October 31, 2014

Lead Us Not Into Temptation… But Deliver Us From Evil

temptationThere have been more than a few comments this week about the Devil, demons, and evil.  All of which started me thinking of a recent study I had done with a small group on the Lord’s prayer.

The Lord’s prayer is familiar to all of us.  Many of us have said it a thousand times or more.  I don’t know if you have ever heard a sermon on the Lord’s prayer, or looked at it in a bible study or small group, but there is an incredible amount of richness packed into a few short verses.  The sentence that I was reminded of this week was:  “Lead us not into temptation, but deliver us from evil.”

Did you realize that there is the underlying assumption express here that God leads us into temptation.  Jesus is the speaker, and it parallels his experiences in the early part of his ministry.  Perhaps the following was what Jesus was thinking about when he taught this prayer.

At once the Spirit sent him out into the wilderness, and he was in the wilderness forty days, being tempted by Satan. He was with the wild animals, and angels attended him. – Mark 1: 12-13

Michael Spencer once wrote:

The most striking thing about this passage is the verb ekballo used by Mark to indicate how the Holy Spirit drove Jesus into the desert. Mark uses this verb 17 times, often in the context of exorcisms. The force of the verb is not captured by the NIV’s “sent”. Better is the NASB “impelled.” We are not to think that Jesus is reluctant to experience this chapter of his life, but to see the strong hand of the Spirit leading Jesus in his ministry. The Spirit of the Lord is truly “upon” him and we read of similar strong directions by the Spirit in both the Old and New Testaments. John’s gospel records many statements of Jesus explaining that he is in the world to do and say exactly what he is directed by the Father. We are not to think of Jesus as a puppet, but we are also not to think of the Holy Spirit as anyone less than the sovereign God! God’s Spirit is the mightiest of powers and we should expect strong leadership of the Holy Spirit in those things that are in the plan and purpose of God.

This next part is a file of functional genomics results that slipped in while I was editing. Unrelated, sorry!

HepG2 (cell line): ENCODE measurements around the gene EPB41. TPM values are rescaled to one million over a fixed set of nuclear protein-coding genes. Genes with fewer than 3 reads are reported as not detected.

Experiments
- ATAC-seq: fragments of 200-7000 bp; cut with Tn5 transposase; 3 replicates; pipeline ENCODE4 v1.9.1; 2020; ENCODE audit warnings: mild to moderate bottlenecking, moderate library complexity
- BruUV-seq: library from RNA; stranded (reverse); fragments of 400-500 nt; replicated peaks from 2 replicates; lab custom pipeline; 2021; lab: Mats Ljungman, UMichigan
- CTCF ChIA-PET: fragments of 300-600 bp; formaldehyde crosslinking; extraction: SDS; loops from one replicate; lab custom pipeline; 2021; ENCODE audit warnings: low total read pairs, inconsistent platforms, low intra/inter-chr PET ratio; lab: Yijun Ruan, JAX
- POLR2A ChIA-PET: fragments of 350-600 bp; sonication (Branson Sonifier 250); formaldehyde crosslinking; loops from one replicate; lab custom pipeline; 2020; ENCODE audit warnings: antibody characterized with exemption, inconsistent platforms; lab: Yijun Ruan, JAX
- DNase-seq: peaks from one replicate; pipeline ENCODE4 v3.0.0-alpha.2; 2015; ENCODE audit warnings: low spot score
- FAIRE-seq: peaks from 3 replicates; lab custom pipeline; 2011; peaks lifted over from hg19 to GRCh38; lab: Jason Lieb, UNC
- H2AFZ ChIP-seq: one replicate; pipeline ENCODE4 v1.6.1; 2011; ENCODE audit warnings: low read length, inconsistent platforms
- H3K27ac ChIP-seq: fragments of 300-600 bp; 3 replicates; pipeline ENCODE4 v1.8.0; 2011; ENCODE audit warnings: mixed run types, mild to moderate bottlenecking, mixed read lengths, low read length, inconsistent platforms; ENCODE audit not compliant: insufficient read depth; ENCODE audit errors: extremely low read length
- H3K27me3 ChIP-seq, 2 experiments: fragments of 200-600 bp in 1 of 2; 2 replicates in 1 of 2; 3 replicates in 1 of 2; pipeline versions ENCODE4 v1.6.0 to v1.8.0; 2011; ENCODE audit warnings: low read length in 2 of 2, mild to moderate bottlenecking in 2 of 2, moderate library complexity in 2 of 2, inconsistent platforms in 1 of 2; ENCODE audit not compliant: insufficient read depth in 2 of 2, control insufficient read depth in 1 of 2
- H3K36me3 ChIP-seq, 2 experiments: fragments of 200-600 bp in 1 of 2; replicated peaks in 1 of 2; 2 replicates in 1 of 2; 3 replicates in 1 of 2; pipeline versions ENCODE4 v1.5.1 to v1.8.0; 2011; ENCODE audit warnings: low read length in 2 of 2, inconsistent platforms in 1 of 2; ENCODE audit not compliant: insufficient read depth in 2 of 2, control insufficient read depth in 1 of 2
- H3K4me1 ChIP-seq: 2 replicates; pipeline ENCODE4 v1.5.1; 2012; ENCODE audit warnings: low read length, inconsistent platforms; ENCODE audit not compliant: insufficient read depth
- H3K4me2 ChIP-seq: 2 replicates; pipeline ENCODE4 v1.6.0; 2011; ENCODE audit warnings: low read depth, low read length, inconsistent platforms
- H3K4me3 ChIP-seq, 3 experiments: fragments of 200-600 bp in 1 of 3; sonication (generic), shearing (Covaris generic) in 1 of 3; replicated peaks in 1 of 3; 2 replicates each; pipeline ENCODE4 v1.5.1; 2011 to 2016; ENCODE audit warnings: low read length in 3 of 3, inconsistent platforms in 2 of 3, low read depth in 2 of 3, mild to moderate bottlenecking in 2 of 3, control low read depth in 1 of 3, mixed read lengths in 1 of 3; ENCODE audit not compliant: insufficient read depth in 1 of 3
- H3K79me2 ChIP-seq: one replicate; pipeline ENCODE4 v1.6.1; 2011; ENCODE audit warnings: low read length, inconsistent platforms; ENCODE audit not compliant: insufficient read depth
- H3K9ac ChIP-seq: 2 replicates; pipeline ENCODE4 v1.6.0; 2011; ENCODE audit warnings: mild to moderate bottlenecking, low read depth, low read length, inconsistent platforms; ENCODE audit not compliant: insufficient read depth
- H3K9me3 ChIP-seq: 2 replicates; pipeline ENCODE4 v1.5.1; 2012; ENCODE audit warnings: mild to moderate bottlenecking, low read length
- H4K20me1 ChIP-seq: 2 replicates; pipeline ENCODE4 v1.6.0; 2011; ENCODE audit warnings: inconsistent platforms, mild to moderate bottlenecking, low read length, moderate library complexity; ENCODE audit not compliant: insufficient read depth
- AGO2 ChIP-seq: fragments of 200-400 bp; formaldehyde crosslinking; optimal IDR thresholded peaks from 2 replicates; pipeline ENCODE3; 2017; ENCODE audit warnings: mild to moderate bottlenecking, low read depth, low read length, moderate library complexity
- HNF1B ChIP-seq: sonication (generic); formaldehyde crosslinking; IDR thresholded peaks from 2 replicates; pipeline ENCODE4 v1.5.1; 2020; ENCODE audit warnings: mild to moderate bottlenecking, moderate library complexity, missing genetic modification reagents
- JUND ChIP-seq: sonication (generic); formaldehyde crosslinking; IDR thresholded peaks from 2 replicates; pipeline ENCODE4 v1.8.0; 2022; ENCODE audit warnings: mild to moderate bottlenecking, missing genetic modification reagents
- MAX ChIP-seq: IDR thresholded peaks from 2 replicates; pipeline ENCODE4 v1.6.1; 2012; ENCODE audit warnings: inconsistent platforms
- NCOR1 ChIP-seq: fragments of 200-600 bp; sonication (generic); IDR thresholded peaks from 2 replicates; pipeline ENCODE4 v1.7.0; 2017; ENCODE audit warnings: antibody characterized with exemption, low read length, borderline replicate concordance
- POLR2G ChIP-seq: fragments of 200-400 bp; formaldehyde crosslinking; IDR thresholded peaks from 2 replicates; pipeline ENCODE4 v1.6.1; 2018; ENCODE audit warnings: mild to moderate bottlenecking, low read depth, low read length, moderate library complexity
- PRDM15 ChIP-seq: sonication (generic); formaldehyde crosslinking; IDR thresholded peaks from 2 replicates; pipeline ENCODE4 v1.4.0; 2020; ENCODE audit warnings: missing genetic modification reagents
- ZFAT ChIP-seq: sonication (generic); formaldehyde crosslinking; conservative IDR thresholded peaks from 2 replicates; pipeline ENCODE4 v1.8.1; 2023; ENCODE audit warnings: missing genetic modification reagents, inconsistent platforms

James 1:13 tells us that no one is tempted by God, but as Job can attest, God can certainly allow tempting to take place.   In the case of Jesus, there appears to have been an appointment with temptation orchestrated by the Holy Spirit.  James, interestingly enough doesn’t ascribe temptation to the Devil, but to our own lustful desires.  Peter, on the other hand, is much more upfront about Satan’s role.

Be alert and of sober mind. Your enemy the devil prowls around like a roaring lion looking for someone to devour. – 1 Peter 5:8

I think James and Peter both have a perspective on the big picture.  I know that when I am tired, that is not alert and sober minded, I am more easily tempted by food.  For those of you who are old enough to remember it, one of the catch phrases of the ’70s was, “The Devil made me do it”, coined and popularized by the late Flip Wilson.  I can remember debates and sermons  in those years discussing how much blame should be attributed to the Devil, and how much should be attributed to our own sinful desires.  (Feel free to continue the debate in the comments below.)

The second part of the phrase also has its own interesting twist.  While I learned the Lord’s prayer, I learned the version that included the phrase “deliver us from evil.”  Or at least that is what it says in certain translations, not to mention the form used in Catholic and Anglican churches.  Most translations now express the second part of the sentence as “deliver us from the evil one”.  The Greek is literally “the evil”, leaving us to wonder what Jesus had in mind.  Scholars are divided, and we see that expressed in our translations.  Most scholars however are of the opinion that it is more that a generic evil that is being referred to here, but rather a reference to Satan himself.  This too would parallel Jesus’ experience in the wilderness as the evil he faced was Satan himself.  Could he have been talking about some other particular evil, like the persecution that his followers would face?  It doesn’t appear to be likely, as Matthew doesn’t use the phrase elsewhere in that manner.